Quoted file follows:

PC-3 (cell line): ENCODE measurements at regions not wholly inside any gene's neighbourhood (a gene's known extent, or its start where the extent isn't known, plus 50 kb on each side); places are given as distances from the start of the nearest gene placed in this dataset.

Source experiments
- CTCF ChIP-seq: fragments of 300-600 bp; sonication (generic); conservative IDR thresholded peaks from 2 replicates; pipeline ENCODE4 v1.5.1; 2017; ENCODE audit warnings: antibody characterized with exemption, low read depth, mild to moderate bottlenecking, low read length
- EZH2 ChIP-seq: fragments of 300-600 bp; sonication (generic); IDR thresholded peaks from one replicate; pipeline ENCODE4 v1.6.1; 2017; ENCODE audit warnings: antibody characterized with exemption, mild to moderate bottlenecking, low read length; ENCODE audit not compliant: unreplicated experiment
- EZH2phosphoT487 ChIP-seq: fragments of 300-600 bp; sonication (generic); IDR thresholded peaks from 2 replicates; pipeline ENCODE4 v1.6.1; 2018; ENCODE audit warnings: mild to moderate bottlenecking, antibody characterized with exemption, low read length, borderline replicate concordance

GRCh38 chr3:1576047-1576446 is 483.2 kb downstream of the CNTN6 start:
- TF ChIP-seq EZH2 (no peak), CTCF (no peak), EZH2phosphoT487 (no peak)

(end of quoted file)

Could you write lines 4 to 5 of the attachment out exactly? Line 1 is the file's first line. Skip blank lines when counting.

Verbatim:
- EZH2 ChIP-seq: fragments of 300-600 bp; sonication (generic); IDR thresholded peaks from one replicate; pipeline ENCODE4 v1.6.1; 2017; ENCODE audit warnings: antibody characterized with exemption, mild to moderate bottlenecking, low read length; ENCODE audit not compliant: unreplicated experiment
- EZH2phosphoT487 ChIP-seq: fragments of 300-600 bp; sonication (generic); IDR thresholded peaks from 2 replicates; pipeline ENCODE4 v1.6.1; 2018; ENCODE audit warnings: mild to moderate bottlenecking, antibody characterized with exemption, low read length, borderline replicate concordance